Twitter’s COO to step down

Twitter’s COO to step down

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For many months, Twitter has been trying to reshape itself as a growing social media service. That attempt now includes reshaping the company’s top ranks.

On Wednesday, Twitter said that Adam Bain, its chief operating officer, plans to leave the company. Mr. Bain was well liked by Wall Street for building up and running Twitter’s once fast-growing advertising business.

Many of Mr. Bain’s duties and his direct lieutenants, including those who manage ad sales and partnerships with marketers and broadcast media companies, will be under the purview of Anthony Noto, Twitter’s chief financial officer. Mr. Noto will take on the chief operating officer title, and Twitter said it would begin a search for a new chief financial officer.

“The past six years have been incredible, and I’m inspired by what Twitter has become and what it will be in the future,” Mr. Bain said in a statement. “Anthony and I have worked side by side since he joined Twitter in July 2014 and I have full faith in what he and the teams will accomplish in the future.”

Jack Dorsey, Twitter’s chief executive, added: “Since joining Twitter in 2010, Adam has built an amazing team and a global business from the ground up.”

The changes are more than just the run-of-the-mill executive churn at Twitter, which has seen plenty of departures in the past. Together, they amount to the most significant shake-up under Mr. Dorsey, who was appointed chief executive in October 2015 after an interim stint.

He has been struggling to turn Twitter into a moneymaking enterprise with a growing audience, but his efforts have largely stalled and the company recently flirted with selling itself.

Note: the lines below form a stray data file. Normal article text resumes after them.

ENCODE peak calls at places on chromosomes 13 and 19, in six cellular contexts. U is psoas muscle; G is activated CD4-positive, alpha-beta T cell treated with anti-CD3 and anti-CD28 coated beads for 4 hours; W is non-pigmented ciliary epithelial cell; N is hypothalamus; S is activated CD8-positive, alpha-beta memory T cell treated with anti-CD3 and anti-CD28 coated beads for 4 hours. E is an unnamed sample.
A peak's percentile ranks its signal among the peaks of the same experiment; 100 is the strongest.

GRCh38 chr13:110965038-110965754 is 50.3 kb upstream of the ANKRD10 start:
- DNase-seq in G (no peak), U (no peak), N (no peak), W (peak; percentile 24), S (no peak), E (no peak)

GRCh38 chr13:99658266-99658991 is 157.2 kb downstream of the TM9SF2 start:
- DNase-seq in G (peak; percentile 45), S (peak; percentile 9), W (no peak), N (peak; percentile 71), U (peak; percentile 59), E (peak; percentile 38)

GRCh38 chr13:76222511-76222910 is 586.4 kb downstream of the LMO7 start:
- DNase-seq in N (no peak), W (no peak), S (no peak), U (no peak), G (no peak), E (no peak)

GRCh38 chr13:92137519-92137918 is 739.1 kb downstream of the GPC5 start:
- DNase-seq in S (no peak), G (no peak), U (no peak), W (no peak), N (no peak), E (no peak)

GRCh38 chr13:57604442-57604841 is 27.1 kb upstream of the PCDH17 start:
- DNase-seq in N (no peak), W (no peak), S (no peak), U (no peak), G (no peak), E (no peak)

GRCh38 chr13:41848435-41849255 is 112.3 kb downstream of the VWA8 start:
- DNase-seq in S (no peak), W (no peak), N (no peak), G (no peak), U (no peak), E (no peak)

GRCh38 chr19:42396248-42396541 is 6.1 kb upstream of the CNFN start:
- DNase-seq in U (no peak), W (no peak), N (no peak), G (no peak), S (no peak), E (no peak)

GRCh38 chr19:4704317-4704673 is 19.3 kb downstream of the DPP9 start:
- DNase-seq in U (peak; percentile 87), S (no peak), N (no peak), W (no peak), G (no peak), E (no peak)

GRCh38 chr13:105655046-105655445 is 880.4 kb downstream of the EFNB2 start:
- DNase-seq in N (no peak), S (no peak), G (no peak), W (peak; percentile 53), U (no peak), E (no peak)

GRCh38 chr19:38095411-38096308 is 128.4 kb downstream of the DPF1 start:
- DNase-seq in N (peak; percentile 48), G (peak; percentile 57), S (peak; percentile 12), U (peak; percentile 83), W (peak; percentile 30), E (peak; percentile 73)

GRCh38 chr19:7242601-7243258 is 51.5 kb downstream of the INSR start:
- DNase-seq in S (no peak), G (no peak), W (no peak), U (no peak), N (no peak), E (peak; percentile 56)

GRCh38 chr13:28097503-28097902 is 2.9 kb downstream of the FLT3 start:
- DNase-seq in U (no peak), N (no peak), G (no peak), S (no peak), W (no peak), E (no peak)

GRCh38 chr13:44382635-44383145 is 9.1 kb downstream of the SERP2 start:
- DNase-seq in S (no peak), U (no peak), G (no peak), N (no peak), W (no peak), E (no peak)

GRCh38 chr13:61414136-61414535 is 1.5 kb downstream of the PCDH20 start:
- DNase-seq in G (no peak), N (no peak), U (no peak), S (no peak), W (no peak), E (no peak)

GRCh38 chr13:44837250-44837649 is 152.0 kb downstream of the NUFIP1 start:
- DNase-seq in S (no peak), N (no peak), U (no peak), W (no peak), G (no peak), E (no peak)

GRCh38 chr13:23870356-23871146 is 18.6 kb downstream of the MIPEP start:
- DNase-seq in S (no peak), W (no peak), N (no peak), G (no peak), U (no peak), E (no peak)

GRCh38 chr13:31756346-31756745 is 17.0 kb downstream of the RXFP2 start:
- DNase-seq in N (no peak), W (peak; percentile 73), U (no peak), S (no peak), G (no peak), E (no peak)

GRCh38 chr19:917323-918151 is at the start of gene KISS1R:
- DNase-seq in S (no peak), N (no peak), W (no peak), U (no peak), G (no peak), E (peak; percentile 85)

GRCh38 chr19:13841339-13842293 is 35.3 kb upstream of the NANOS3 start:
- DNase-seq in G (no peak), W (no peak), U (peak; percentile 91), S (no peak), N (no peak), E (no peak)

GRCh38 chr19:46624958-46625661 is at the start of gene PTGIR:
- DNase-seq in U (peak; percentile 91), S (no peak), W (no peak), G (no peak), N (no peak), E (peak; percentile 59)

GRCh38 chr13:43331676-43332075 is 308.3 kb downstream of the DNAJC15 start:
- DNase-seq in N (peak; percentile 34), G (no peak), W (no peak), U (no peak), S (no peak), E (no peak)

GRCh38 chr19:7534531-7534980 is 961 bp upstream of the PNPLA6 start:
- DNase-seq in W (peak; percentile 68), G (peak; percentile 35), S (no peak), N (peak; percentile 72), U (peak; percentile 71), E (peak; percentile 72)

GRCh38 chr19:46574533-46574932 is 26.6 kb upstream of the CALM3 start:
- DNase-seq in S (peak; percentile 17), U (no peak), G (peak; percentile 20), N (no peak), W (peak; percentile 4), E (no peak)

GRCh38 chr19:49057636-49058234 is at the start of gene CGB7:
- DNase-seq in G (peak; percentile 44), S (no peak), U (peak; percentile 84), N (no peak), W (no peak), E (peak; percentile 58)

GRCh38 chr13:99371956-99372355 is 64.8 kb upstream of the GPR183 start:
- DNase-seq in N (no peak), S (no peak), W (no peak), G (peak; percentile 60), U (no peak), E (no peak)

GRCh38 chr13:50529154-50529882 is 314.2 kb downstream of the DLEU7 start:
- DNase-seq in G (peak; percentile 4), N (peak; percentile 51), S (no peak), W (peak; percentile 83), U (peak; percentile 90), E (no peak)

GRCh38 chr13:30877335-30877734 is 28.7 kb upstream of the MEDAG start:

Mr. Bain, 43, had his six-year anniversary at Twitter in August. Over his time at the company, he helped build Twitter’s ad efforts from the ground up, and was once considered a top candidate to be chief executive before Mr. Dorsey got the job.

Inside Twitter, Mr. Bain was seen as a corporate cheerleader who was known for his positivity. Last year, employees circulated a hashtag, #AdamBainIsSoNice, after an article about him appeared online in Recode.

In recent quarters, the growth of Twitter’s ad business has slowed and Mr. Bain has had to grapple with a more challenging digital advertising environment.

Last month, Twitter said it would slash 350 jobs, or about 9 percent of its work force, as part of an attempt to move the company more quickly toward profitability in 2017.

Many of those cuts are focused on restructuring Twitter’s sales and marketing efforts, which were under Mr. Bain.

Mr. Noto, 48, who joined Twitter two years ago as chief financial officer, has been amassing more responsibilities. He has been instrumental in helping to orchestrate and execute Twitter’s plan to be more of a destination for live streaming video, including striking a partnership with the National Football League to stream Thursday night games.

Internally, Mr. Noto is popular, frequently appearing onstage at companywide meetings cheering on Twitter’s live-streaming efforts.

Mr. Bain, who is regarded as a top executive prospect and has been approached by a number of companies during his tenure at Twitter, did not disclose his plans.

Current and former Twitter executives describe the relationship among Mr. Bain, Mr. Dorsey and Mr. Noto as amiable.

Three people who work with Mr. Bain, and who requested anonymity because their conversations with him were private, said he would not join a major Twitter competitor like Facebook, a move that other Twitter executives have made in the past. Instead, Mr. Bain will most likely pursue something outside the advertising industry, these people said.

NYTimes

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